"Wandering" guests

Hey there all …

Was hoping to get some advice from any hosts who may have “private rooms” or “shared rooms” where only certain areas of the house are available to the guests staying.

I have a finished basement and have turned it into a bedroom and living space, separated by a room divider.
Guests have access to the bedroom, sitting area, full bathroom and laundry in the basements. They also have use of the kitchen on the main floor.
However, everything beyond the kitchen is off-limits to them.
They have their own entrance through the side door of the house and do not need to pass through any other spaces to get to the kitchen.

My question is … Do I put up some kind of gate? Do I just make it known that their reserved space only goes that far? What have people done in the past?

Just an added note: I do CLEARLY state in the listing what areas are accessible to the guests booking. Multiple times.

The best foolproof thing, if possible, is to put up a door that can be locked. If that isn’t an option or too expensive for the layout of your home then put locking door knobs on all the rooms they can’t enter.

If I had a basement with separate entrance I would put a refrigerator, microwave, coffee maker in the basement, take kitchen use off your listing and lock the door from the basement to the rest of the house.

If spending is out of the question right now, put a sign in the rental about the rest of the house to be off limits. Sometimes people don’t read the rules (LOL, understatement!) and need a reminder in front of their face.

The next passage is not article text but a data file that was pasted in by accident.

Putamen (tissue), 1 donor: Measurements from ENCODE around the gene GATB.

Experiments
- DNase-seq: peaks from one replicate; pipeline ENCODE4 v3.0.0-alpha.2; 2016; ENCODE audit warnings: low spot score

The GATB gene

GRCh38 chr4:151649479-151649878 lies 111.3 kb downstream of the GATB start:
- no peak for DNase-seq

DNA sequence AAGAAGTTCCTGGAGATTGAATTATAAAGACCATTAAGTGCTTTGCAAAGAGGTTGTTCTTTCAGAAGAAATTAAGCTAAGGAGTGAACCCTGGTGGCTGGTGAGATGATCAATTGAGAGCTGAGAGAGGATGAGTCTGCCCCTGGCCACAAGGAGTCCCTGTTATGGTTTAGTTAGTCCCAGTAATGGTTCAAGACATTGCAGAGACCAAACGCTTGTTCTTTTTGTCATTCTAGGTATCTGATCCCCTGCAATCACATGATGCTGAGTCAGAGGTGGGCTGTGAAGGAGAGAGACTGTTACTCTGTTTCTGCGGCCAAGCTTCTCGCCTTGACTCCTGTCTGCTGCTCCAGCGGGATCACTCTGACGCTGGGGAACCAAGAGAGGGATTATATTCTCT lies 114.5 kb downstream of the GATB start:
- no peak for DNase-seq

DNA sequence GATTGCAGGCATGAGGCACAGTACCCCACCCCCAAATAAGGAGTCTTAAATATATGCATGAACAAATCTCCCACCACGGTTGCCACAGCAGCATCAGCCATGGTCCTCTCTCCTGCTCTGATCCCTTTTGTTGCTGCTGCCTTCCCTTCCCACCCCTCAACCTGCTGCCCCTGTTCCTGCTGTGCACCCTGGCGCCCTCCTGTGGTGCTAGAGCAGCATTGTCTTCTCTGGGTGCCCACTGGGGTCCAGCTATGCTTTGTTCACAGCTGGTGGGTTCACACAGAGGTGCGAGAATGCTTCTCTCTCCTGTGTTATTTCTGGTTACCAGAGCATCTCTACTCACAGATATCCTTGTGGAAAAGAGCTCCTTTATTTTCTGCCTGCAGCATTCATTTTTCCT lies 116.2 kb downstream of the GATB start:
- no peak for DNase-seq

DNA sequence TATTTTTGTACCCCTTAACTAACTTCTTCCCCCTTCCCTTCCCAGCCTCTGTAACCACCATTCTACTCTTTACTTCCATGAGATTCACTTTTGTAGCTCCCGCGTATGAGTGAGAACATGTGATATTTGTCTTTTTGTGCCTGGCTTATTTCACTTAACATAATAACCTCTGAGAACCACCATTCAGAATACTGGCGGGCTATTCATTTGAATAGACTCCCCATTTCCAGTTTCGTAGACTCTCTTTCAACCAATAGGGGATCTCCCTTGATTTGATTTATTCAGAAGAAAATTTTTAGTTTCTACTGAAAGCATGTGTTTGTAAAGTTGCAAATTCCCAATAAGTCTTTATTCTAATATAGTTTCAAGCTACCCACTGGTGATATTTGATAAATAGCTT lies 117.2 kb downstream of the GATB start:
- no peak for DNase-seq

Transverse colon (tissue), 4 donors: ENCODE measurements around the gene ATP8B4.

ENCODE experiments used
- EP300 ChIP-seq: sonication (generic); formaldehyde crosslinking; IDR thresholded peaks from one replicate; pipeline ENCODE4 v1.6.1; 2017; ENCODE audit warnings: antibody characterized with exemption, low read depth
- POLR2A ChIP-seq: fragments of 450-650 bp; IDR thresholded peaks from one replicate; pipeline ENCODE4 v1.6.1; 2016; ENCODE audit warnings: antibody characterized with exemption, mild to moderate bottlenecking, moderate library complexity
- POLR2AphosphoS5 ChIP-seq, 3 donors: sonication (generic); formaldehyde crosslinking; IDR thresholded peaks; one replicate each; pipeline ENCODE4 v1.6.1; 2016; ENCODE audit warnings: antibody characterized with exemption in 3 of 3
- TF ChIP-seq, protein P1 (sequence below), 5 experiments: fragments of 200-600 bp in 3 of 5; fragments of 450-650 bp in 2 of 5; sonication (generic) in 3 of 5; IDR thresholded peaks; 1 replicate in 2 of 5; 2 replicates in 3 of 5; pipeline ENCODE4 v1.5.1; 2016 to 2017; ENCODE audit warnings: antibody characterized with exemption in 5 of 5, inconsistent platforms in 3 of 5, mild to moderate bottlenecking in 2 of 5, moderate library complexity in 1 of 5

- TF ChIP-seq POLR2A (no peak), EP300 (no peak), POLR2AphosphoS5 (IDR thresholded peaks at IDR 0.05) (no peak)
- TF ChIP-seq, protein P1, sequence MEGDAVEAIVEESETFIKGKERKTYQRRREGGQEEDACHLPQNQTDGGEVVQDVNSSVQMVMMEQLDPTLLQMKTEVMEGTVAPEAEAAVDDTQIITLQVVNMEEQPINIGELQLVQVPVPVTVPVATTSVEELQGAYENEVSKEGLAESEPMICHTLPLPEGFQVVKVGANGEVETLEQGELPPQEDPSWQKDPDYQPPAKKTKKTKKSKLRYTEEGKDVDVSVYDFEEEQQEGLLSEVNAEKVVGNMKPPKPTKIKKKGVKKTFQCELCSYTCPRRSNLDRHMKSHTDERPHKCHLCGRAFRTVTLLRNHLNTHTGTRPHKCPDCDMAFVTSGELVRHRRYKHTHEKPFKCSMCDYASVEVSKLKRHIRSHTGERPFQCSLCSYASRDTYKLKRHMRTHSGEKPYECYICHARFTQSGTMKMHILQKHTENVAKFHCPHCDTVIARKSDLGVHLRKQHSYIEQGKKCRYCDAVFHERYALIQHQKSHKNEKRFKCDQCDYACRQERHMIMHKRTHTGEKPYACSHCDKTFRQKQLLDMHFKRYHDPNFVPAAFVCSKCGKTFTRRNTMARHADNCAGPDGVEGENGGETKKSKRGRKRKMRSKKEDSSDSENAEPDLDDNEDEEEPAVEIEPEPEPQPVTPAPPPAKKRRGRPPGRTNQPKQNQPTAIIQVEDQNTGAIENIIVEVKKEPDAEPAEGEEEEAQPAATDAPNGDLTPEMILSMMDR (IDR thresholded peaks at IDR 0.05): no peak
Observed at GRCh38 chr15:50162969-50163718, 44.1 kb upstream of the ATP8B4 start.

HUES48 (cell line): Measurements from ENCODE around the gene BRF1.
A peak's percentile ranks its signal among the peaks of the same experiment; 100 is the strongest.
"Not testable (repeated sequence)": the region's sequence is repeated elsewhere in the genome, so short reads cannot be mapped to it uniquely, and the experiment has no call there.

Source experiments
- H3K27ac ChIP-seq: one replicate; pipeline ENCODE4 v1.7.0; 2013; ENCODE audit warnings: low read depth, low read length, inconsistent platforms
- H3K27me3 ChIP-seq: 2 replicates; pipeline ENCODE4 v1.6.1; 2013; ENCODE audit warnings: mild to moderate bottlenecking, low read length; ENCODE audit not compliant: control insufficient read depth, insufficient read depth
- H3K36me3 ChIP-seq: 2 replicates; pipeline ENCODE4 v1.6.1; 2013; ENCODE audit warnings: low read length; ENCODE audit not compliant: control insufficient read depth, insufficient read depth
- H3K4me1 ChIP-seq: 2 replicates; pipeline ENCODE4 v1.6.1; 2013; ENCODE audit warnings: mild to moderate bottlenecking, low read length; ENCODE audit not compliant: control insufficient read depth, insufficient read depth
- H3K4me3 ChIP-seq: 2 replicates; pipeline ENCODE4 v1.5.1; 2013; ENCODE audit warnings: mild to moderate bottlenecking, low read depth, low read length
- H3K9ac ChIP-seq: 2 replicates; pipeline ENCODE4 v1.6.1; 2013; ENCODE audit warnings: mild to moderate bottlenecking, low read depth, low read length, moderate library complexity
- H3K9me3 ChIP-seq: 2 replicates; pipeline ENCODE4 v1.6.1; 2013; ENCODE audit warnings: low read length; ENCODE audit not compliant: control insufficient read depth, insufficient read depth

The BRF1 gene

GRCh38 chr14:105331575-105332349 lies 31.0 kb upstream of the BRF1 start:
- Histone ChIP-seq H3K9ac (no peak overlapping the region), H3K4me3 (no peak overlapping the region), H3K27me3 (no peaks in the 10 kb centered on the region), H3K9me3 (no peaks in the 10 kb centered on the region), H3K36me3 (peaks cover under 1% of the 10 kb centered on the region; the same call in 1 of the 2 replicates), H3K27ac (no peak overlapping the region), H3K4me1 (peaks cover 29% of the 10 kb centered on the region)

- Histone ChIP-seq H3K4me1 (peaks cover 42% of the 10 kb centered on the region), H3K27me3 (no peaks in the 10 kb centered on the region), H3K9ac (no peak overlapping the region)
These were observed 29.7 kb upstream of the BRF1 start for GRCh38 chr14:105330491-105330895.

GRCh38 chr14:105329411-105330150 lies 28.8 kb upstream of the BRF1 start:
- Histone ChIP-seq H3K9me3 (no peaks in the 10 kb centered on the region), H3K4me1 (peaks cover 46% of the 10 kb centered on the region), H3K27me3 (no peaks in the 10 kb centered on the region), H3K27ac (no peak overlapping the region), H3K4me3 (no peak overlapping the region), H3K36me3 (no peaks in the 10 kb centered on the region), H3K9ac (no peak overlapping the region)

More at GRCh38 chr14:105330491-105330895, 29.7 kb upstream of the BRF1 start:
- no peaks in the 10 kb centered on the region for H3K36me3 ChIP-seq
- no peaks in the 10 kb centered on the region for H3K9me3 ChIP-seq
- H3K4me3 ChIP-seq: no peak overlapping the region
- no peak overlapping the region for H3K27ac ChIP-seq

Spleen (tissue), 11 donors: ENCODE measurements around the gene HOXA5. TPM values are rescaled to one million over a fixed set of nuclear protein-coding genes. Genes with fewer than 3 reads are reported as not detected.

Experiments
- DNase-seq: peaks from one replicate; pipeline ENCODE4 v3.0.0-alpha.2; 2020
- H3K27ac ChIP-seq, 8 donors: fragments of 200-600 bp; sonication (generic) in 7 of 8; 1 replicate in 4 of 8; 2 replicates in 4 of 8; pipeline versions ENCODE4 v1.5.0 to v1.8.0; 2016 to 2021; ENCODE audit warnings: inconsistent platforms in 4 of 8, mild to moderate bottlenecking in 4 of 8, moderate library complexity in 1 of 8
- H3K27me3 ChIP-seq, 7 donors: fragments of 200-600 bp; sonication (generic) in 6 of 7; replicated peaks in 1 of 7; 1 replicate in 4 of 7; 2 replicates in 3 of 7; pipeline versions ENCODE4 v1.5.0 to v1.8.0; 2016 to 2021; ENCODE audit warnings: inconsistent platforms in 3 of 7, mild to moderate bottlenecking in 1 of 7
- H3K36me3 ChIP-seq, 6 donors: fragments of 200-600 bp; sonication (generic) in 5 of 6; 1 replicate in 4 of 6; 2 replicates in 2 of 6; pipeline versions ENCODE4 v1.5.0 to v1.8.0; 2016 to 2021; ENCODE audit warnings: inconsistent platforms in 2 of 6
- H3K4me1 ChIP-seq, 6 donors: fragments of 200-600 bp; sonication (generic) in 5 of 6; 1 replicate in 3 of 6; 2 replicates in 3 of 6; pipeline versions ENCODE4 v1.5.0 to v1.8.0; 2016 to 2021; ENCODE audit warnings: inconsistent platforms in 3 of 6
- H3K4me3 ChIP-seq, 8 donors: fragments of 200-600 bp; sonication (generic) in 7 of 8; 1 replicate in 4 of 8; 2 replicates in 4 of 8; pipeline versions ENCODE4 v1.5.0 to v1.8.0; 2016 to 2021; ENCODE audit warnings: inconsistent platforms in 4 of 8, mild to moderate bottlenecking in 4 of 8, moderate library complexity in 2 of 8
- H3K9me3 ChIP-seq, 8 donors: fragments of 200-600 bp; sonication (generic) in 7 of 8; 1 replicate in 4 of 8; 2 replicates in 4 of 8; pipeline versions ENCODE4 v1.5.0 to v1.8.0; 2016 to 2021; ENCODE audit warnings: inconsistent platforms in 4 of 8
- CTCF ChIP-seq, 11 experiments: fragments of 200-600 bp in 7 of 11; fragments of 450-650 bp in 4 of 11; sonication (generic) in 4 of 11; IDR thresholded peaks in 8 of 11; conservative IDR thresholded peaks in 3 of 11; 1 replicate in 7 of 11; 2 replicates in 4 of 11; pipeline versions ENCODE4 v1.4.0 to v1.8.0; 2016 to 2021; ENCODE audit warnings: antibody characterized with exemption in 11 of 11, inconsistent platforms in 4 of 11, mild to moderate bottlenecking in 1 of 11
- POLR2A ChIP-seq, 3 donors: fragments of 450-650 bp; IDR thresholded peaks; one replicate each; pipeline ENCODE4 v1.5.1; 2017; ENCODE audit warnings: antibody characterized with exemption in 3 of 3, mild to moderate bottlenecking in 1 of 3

The problem is there isn’t any doors btwn the kitchen and the basement.
And as a rental, it’s not something that I can really install either.

Plus, myself and the guest upstairs still need to be able to get into the basement to use the laundry.

So basically my best bet is to keep it very specific on my listing and then when they arrive, give them a tour and point it out to them exactly where they can go/not go?

That’s what I’d do @laerenielwen but be prepared for the odd guest who might decide to explore.

Is that something I could kick guests out for though?
Not that I would want it to come to that … But looking at possible issues that could arise.

If it’s in the listing multiple times, they are given clear instructions when they arrive and if it happens once a, a warning … Then is that grounds for removal if it happens again?

I suspect that you can always ask a guest to leave. The question really is, can you ask for a guest to leave and still keep the money. I suspect that the answer depends on which customer service person you get when you contact AirBNB.

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It does seem very suspicious, the wording they use …
“You can cancel penalty-free if guests who booked instantly break your House Rules.”

So if they didn’t book instantly then they are able to break any rules they like?

I’m sure most will understand if you mention it on the tour. Those that wander will need to be ready for possible consequences…